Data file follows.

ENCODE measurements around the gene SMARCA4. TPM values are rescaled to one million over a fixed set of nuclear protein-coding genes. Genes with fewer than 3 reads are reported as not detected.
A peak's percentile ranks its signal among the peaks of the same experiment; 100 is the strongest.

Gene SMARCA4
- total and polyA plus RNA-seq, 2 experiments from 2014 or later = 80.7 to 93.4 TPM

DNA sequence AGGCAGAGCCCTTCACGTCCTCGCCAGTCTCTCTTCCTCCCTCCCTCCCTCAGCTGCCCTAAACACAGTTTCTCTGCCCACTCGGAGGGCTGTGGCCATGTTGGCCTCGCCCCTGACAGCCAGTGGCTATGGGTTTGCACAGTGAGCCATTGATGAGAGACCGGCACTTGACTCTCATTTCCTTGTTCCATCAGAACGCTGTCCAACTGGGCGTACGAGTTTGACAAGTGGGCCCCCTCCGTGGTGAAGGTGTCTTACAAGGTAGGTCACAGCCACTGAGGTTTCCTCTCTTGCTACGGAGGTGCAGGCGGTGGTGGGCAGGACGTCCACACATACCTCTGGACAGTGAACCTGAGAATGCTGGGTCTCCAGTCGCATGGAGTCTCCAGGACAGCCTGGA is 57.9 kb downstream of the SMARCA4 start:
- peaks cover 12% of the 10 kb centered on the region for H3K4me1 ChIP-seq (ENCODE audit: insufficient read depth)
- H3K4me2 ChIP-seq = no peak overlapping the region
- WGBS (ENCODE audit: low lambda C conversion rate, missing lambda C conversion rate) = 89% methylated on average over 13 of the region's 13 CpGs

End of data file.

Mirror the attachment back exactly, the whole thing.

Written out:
ENCODE measurements around the gene SMARCA4. TPM values are rescaled to one million over a fixed set of nuclear protein-coding genes. Genes with fewer than 3 reads are reported as not detected.
A peak's percentile ranks its signal among the peaks of the same experiment; 100 is the strongest.

Gene SMARCA4
- total and polyA plus RNA-seq, 2 experiments from 2014 or later = 80.7 to 93.4 TPM

DNA sequence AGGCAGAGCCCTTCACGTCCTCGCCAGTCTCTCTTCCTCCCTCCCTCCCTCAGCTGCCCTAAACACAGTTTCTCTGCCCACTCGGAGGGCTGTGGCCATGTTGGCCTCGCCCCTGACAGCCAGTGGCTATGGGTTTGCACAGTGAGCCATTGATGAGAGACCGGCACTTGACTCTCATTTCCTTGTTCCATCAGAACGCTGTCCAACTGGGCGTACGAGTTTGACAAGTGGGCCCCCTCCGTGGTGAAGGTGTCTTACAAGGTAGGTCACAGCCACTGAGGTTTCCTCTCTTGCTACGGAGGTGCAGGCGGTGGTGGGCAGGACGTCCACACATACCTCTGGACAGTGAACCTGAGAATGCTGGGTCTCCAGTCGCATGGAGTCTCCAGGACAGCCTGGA is 57.9 kb downstream of the SMARCA4 start:
- peaks cover 12% of the 10 kb centered on the region for H3K4me1 ChIP-seq (ENCODE audit: insufficient read depth)
- H3K4me2 ChIP-seq = no peak overlapping the region
- WGBS (ENCODE audit: low lambda C conversion rate, missing lambda C conversion rate) = 89% methylated on average over 13 of the region's 13 CpGs